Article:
Students are infamous for being lazy. The stereotypes of missing any morning classes, spending days in bed and even the lacking motivation to cook their own food are easy joke material. Yet while there are some home truths in these stereotypes, could they be warning signs for something more worrying than just simple laziness?
The fact is that many of the stereotypes, are also some of the biggest warning signs for mental health conditions. Especially depression and anxiety. According to the NHS persistent tiredness is one of the major symptoms of depression along with an inability or struggle to face daily routines, cook or even get out of bed. Studies have found that around 1 in 4 students admit to struggling with their mental health; that the nature of student life means that many of the warning signs went unnoticed or understood.
So why might students be suffering?
Student life within itself is tiring. But with what some in the media have refered to as a mental health epidemic, it cannot be denied that the causes to unrelenting laziness just might be more serious than a three-day hangover.
Starting university often comes with a handful of new challenges. It often means moving out of the family home which means facing managing your own lifestyles, routines and finances. All of which are recognised by the NHS for being contributors to failing mental health. Additionally, the academic pressure that is put on students is found to cause so much stress that a YouGov study found that 63% of students felt so stressed that they were having difficulties in completing day to day tasks.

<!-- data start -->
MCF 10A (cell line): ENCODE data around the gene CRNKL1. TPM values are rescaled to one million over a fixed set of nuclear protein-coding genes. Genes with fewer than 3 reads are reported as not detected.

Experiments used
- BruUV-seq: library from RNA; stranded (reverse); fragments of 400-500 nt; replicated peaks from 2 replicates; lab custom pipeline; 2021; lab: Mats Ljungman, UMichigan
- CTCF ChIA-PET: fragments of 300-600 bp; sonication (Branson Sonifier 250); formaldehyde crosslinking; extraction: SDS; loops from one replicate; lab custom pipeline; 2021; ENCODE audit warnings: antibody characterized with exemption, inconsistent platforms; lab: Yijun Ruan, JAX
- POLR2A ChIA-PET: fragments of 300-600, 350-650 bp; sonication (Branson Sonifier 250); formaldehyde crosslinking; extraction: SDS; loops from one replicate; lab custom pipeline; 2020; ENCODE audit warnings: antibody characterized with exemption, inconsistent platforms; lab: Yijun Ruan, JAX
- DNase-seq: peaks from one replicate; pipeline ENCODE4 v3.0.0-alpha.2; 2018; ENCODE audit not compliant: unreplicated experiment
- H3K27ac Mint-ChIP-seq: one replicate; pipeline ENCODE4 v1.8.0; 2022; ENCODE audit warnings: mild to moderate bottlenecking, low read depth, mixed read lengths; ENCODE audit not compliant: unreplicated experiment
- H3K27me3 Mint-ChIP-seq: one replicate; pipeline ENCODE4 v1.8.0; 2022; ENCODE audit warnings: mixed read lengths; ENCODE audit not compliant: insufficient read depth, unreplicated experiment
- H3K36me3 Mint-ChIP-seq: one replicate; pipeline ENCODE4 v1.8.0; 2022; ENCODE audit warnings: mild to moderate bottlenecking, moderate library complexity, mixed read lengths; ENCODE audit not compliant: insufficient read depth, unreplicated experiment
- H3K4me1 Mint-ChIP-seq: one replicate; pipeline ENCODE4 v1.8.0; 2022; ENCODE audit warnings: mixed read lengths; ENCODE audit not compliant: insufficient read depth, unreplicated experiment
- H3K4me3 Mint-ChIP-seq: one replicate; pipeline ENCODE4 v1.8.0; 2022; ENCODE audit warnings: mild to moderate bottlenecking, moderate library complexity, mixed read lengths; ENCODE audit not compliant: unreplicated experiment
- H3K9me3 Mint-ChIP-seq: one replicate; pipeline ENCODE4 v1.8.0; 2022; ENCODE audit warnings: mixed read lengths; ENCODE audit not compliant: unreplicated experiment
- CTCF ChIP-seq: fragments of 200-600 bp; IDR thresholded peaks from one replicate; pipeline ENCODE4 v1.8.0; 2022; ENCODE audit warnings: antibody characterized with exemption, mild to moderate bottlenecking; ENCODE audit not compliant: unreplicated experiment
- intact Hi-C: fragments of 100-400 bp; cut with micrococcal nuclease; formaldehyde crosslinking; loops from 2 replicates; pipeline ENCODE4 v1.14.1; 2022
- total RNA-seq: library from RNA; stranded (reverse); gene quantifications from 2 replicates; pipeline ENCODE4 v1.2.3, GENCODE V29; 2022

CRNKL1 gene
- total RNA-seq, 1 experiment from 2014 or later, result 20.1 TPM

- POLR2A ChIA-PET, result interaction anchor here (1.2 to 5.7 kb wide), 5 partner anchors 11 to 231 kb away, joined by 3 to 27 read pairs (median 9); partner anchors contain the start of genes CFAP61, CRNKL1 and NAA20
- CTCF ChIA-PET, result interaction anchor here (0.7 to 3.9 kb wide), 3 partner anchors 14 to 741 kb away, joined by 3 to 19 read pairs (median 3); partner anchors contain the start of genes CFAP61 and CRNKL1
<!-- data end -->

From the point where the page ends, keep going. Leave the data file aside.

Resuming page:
Student life is completely overwhelming and exhausting. Many of the conditions create a perfect environment to struggle with your mental health. Students are young adults, commonly fresh out of school, that are suddenly expected to know how to function alone.
Student worries are commonly dismissed. They’re often represented as lazy and uncontrollable children that have no real worldly concerns. This dismissal of students is causing a worrying rate of desperate attempts to seek help. Peers struggle to understand why they never saw any signs, when the truth could be they were simple laughed off as something trivial.
Obviously not every student who sleeps through their 9 am or doesn’t do their washing up for a week is severely depressed. But that the stereotypical lazy student might just have some more worrying depth to the joke.
When to be concerned
The medium university student age happens to coincide with the age that mental health disorders develop or become present. It’s normal to feel tired and stress to some degree, but you should be concerned when you find that your laziness and tiredness is persistent. Or if your stress, day to day activities and general responsibilities are becoming too overwhelming.
For anyone struggling with mental health here are some helplines to seek advice:
Students Against Depression: https://www.studentsagainstdepression.org/
NHS list of helplines can be found at: https://www.nhs.uk/conditions/stress-anxiety-depression/mental-health-helplines/